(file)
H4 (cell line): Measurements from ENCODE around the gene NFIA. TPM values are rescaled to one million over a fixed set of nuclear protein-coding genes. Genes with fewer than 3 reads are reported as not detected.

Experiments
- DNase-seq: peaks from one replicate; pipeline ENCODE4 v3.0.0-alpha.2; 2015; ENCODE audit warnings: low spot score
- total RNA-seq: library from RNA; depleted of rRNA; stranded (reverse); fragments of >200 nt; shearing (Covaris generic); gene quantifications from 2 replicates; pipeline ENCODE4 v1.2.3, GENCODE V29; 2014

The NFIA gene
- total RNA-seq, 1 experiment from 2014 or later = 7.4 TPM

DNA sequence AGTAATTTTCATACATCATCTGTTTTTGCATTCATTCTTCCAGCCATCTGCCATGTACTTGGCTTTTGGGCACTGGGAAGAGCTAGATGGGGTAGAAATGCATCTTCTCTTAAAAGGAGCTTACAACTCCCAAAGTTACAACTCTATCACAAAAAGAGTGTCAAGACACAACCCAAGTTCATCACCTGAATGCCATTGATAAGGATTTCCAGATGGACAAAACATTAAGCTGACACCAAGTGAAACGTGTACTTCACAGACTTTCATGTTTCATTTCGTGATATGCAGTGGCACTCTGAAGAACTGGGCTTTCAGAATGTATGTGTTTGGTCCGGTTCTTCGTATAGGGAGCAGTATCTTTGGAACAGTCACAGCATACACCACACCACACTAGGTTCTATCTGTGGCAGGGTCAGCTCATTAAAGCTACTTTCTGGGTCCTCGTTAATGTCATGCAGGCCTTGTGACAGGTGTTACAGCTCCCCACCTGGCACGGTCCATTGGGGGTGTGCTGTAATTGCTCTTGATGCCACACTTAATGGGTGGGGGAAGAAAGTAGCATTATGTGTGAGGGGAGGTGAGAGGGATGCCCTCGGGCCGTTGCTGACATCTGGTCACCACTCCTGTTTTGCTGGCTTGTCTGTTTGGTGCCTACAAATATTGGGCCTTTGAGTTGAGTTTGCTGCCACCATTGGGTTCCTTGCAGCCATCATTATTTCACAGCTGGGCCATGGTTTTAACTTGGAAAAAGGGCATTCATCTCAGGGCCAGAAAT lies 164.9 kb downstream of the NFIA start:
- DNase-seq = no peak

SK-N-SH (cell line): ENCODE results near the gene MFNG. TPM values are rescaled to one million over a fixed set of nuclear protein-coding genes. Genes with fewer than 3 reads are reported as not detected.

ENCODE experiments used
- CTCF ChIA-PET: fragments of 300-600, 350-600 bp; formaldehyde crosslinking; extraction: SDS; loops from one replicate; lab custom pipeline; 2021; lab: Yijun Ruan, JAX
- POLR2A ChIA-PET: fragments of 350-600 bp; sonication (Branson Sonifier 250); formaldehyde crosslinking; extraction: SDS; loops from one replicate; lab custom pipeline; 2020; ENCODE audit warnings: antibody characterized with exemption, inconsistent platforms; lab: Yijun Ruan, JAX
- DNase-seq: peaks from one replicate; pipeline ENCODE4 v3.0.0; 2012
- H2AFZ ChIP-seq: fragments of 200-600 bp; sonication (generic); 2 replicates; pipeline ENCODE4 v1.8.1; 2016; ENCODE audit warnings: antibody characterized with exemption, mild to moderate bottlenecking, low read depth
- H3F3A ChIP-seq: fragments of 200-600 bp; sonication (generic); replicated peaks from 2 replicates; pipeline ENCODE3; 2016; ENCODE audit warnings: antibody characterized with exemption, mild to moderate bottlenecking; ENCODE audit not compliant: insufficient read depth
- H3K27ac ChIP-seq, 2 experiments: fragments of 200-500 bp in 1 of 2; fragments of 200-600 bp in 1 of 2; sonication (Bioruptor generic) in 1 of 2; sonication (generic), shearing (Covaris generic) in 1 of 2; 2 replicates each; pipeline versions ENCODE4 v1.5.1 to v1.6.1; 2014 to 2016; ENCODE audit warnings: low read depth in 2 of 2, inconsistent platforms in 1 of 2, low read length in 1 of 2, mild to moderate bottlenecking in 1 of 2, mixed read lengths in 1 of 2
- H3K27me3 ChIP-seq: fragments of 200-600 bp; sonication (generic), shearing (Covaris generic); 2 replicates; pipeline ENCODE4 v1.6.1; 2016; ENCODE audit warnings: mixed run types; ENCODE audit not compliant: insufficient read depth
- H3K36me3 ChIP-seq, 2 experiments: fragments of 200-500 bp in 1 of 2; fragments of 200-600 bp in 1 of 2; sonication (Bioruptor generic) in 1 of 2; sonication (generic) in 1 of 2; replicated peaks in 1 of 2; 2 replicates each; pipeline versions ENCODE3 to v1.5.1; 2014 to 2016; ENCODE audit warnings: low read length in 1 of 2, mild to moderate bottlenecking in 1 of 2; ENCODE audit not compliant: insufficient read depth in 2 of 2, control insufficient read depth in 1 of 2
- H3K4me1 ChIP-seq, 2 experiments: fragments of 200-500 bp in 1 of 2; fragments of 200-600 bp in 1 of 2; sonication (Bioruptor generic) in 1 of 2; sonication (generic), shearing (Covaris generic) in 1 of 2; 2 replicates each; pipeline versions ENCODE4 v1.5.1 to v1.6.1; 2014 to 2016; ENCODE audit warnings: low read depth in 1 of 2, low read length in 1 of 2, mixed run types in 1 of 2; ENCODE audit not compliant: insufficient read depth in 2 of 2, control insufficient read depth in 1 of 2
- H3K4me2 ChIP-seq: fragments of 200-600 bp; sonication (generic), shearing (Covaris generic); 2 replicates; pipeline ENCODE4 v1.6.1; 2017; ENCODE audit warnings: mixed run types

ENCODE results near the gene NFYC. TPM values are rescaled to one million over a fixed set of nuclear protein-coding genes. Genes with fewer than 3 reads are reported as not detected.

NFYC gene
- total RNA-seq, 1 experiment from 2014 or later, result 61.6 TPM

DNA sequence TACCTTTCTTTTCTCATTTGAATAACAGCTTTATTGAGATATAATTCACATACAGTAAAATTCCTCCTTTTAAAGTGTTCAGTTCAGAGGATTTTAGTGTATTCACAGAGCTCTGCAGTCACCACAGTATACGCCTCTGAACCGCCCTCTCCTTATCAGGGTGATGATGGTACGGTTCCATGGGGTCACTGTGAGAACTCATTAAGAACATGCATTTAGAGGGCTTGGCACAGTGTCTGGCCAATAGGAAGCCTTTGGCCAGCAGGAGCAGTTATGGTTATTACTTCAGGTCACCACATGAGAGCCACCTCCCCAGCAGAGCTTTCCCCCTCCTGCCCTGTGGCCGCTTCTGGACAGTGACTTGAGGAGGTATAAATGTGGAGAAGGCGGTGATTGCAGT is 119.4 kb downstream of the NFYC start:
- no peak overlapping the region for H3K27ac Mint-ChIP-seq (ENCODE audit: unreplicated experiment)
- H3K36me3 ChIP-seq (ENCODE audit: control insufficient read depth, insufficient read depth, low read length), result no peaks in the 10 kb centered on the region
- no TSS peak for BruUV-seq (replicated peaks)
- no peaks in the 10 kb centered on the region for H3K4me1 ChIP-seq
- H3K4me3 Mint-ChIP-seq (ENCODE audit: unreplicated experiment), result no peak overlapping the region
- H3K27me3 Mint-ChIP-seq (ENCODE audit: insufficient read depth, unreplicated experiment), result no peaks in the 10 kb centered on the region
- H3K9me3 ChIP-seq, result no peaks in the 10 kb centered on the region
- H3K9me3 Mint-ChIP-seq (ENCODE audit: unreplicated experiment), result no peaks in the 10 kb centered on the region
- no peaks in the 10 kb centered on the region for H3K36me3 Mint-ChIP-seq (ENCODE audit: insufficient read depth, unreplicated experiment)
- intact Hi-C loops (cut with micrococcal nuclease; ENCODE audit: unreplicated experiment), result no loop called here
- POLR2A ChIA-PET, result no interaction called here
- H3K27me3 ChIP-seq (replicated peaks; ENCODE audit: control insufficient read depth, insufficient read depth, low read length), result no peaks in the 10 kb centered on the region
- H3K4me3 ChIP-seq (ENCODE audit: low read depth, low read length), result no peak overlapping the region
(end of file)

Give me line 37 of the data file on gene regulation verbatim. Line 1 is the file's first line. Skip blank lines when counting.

- H3K4me3 ChIP-seq (ENCODE audit: low read depth, low read length), result no peak overlapping the region